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Using Boost Libraries with Mex function in MATLAB

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Craig
Craig on 21 May 2011
Edited: John Kelly on 27 Feb 2015
I am trying to write a Mex function and compile it in the MATLAB command window using
>> mex Cluster.cpp
I have already done mex -setup and written other Mex functions that run without error.
I am using the boost libraries for C++ in my program. This is one of the headers that I am using:
#include <boost/random/uniform_int.hpp>
It gives me the following error message when I try to compile:
fatal error C1083: Cannot open include file: 'boost/random /uniform_int.hpp': No such file or directory
I then included the full path name:
#include <C:/boost_1_46_1/boost/random/uniform_int.hpp>
and get a new error message:
C:\boost_1_46_1\boost\random\uniform_int.hpp(22) : fatal error C1083: Cannot open include file: 'boost/config.hpp': No such file or directory.
This indicates that it was able to open the header file that it previously couldn't. But inside the uniform_int.hpp file there is a #include boost/config.hpp and it can't open that header file.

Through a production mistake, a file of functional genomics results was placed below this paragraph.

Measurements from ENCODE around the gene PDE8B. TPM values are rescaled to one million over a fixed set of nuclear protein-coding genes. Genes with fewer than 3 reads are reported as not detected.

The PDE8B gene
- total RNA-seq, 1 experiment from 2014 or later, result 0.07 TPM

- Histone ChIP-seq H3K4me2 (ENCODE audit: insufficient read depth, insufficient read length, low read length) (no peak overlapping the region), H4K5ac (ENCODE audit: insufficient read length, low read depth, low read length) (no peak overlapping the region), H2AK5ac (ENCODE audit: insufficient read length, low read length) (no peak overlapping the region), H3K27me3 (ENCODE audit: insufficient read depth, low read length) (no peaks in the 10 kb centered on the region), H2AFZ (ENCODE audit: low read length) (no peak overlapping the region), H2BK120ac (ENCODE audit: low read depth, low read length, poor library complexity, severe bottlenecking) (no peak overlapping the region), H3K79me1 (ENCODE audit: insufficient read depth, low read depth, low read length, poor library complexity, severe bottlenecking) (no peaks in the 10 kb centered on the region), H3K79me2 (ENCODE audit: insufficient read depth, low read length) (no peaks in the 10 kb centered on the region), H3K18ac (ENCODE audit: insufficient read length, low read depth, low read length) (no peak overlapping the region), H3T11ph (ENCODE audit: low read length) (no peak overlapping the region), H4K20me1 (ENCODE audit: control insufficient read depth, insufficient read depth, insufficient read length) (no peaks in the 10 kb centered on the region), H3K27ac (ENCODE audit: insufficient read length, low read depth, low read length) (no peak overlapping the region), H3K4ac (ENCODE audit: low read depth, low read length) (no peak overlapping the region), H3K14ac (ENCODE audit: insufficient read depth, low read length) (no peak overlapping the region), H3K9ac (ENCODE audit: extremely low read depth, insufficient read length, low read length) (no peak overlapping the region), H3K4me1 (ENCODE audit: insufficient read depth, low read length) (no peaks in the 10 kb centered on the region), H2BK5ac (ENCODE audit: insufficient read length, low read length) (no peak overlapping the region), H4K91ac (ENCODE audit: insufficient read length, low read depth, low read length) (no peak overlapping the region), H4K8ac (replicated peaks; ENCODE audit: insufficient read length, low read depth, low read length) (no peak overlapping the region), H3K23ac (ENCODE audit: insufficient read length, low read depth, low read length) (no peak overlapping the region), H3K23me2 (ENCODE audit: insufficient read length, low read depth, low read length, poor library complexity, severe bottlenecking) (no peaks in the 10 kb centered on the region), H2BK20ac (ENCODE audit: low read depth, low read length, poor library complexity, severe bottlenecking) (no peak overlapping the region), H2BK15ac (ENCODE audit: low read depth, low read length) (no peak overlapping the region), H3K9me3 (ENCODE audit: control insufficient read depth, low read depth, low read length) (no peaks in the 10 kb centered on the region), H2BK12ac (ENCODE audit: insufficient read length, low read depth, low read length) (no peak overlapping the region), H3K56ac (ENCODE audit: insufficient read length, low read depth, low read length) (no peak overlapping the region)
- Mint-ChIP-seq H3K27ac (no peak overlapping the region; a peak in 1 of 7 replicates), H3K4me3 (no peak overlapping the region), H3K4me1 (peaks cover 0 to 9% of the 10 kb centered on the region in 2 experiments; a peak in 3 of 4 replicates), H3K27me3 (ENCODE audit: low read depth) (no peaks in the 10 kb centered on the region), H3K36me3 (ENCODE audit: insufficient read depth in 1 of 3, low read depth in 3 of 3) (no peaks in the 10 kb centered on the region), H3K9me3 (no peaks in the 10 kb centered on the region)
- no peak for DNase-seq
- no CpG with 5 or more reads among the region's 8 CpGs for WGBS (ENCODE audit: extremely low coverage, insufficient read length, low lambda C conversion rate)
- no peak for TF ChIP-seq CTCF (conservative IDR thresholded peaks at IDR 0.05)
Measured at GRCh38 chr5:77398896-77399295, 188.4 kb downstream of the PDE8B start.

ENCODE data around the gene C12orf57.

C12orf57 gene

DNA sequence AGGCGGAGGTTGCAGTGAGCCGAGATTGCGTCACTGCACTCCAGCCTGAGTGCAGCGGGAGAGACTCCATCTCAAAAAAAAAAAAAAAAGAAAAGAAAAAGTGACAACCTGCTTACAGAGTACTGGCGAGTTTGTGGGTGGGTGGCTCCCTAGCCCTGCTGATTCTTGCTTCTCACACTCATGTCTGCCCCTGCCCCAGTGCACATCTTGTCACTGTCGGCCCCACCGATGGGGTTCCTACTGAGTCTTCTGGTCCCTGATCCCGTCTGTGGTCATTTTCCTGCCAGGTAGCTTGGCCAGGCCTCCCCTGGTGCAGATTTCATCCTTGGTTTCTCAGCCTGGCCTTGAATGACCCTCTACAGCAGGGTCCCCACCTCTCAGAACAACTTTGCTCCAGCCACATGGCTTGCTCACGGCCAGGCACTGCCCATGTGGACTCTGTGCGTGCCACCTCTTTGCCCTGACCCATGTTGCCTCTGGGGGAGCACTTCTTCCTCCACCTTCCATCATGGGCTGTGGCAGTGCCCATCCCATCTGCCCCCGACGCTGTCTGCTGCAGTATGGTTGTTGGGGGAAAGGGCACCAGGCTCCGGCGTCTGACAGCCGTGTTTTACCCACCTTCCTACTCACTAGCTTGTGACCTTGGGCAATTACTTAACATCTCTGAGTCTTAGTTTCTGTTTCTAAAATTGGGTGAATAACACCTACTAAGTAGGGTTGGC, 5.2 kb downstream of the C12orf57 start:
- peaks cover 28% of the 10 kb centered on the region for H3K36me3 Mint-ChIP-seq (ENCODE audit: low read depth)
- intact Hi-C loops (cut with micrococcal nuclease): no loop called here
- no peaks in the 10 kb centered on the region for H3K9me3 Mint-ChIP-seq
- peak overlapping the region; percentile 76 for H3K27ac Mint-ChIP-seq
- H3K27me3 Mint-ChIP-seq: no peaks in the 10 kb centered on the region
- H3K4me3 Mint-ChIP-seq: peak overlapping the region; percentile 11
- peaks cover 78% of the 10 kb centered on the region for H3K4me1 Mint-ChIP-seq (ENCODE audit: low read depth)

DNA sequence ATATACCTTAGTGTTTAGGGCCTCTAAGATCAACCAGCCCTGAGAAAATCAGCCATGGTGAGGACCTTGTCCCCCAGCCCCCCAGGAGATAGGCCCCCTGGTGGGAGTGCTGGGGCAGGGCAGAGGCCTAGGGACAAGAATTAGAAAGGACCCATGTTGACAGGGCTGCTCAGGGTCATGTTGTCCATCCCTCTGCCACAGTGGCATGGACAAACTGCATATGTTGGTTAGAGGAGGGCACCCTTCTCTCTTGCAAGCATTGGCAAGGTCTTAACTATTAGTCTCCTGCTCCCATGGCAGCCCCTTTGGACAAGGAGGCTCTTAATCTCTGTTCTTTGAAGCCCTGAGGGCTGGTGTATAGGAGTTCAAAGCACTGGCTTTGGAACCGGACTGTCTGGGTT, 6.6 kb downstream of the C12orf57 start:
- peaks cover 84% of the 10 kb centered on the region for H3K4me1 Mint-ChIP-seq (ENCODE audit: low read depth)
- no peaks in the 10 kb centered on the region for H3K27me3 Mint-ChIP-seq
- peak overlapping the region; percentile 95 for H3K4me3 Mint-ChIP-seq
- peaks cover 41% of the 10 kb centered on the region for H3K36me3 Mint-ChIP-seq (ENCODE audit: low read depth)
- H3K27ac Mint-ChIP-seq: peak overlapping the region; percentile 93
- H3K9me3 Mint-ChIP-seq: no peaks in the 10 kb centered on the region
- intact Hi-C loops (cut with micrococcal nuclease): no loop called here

I don't really feel like messing with the boost header files to try to get it to work. The boost libraries also work fine when I use them in Visual C++. Is there any way I can get this to work by doing something in the MATLAB editor or at the command window prompt? I know in Visual C++ I can just add additional "include" directories. Is there a similar way of doing this through MATLAB?

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Accepted Answer

Kaustubha Govind
Kaustubha Govind on 23 May 2011
You should just need to add additional include directories using the -I argument:
mex Cluster.cpp -IC:\boost_1_46_1

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More Answers (3)

Ben Mitch
Ben Mitch on 22 May 2011
Yup. Find your mexopts file (mexopts.bat, since you seem to be on Windows, which you'll find at something like c:\users\craig\appdata\roaming\mathworks\RXXXXx\mexopts.bat I think). At the top you'll find it defines the INCLUDE variable - just add the path to your boost files there, for example:
INCLUDE=C:\boost_1_46_1;C:\My\Other\Path;%MATLAB%\include;

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Ben Mitch
Ben Mitch on 22 May 2011
PS. if you can't find, or can't work out how to edit, this file, an alternative is to set (or create) your user environment variable "INCLUDE" to include the path to boost, in a similar way. find this under my computer/properties/system or some such.

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Chirag Gupta
Chirag Gupta on 23 May 2011
Edited: John Kelly on 27 Feb 2015
Another solution might be to create your mex files directly from Visual Studio:

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Craig
Craig on 23 May 2011
All the suggestions seem to work fine. I haven't tried running mex files from Visual Studio yet, but that will be my next step. Thanks to everyone for the suggestions.

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